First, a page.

From Aquifers to Plastic Bottles: Now is the time to weigh in on Nestlé Waters permit application
Nestlé Waters North America, Inc. (Nestlé Waters) is proposing to more than double the amount of water they are taking at their White Pine Springs Site in Evart, Michigan — an amount that could damage area wetlands and protected plant and animal species.
In 2009, Michigan Citizens for Water Conservation (MCWC) ended a ten-year battle with Nestlé Waters/Ice Mountain that reduced the amount of water being pumped so that nearby wetlands and streams would not be harmed. However, Nestlé Waters has now revived plans to increase their pumping, which would take up to 400 gallons of water per minute from aquifers that feed local streams and flow into Lake Michigan.
Analysis by the Great Lakes Environmental Law Center suggests that the information Nestlé Waters presented with their permit application is inadequate, and that there could be damaging impacts to area wetlands and protected species.
You can help! Michigan is currently asking for input on Nestlé Waters’ expansion plans. You can help ensure water bottling doesn’t have negative impacts by sending comments to decision makers in Michigan. Click here to send comments via our sister organization, Freshwater Future.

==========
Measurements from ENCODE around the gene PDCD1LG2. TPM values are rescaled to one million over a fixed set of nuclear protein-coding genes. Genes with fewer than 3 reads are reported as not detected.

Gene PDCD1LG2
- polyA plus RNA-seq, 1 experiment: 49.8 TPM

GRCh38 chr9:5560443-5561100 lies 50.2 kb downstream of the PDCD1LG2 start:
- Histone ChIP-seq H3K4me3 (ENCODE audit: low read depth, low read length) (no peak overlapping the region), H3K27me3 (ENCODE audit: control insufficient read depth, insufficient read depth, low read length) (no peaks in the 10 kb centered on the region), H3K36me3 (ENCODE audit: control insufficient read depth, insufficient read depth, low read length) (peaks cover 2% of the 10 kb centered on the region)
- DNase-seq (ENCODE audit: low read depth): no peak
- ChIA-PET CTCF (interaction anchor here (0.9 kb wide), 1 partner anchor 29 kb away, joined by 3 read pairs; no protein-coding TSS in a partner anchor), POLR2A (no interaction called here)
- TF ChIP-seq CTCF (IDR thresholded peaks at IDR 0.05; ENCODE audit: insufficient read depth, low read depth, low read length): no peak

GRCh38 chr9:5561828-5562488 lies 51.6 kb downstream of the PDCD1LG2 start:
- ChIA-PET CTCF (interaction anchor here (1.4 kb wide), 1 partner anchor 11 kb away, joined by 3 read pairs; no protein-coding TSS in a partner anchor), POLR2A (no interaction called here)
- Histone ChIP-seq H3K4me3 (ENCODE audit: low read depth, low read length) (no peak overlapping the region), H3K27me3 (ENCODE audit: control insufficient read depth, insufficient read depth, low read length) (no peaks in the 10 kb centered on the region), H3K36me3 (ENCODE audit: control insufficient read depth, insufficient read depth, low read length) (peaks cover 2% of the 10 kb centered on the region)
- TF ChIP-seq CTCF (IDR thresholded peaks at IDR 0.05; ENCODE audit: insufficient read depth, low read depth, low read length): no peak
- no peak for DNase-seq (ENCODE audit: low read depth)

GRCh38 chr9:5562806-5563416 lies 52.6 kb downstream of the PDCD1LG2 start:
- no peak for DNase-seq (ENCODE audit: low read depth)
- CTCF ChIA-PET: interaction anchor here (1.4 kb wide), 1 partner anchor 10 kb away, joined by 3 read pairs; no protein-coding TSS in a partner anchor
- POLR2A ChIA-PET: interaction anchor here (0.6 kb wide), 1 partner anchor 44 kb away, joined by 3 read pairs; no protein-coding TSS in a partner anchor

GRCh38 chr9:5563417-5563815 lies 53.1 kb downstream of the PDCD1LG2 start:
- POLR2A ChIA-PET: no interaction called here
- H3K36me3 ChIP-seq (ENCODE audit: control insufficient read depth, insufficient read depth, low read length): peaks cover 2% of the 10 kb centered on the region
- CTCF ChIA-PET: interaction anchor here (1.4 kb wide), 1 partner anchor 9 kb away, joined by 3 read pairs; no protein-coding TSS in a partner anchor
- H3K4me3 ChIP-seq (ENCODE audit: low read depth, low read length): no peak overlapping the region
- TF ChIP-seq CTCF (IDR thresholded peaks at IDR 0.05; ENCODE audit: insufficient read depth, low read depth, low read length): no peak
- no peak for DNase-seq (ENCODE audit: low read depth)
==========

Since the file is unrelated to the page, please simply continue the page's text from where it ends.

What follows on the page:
Bottled Water in Canada
Across the border in Wellington County, Ontario, proposals from Nestlé Waters to bottle water is controversial too. In this community, which is about an hour west of Toronto, people have expressed concerns over Nestlé Waters’ nearby water bottling facilities, including their recent efforts to out bid the town of Aberfoyle for the rights to the Middlebrook well.
However Nestlé Waters isn’t the only company taking water from the Great Lakes region and bottling it. In an attempt to address concerns over bottled water in Ontario, the provincial government has taken steps to address all water bottling. In a follow-up to their December announcement of a 2-year ban on new water bottling facilities, the Ontario government recently proposed an increase to the price water-bottling companies pay for the water they take from $3.71 per million liters to $503.71 per million litres. Environmental groups in Ontario are divided in their response – some see it as a step in the right direction towards improving the way we value water; others are calling for an all-out ban on bottling and the selling of water for profit.
While the public comment period for Ontario’s proposed price increase is now closed, comments are still being taken until March 3rd for Nestlé Waters’ proposal in Michigan.
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Photo credit jwagar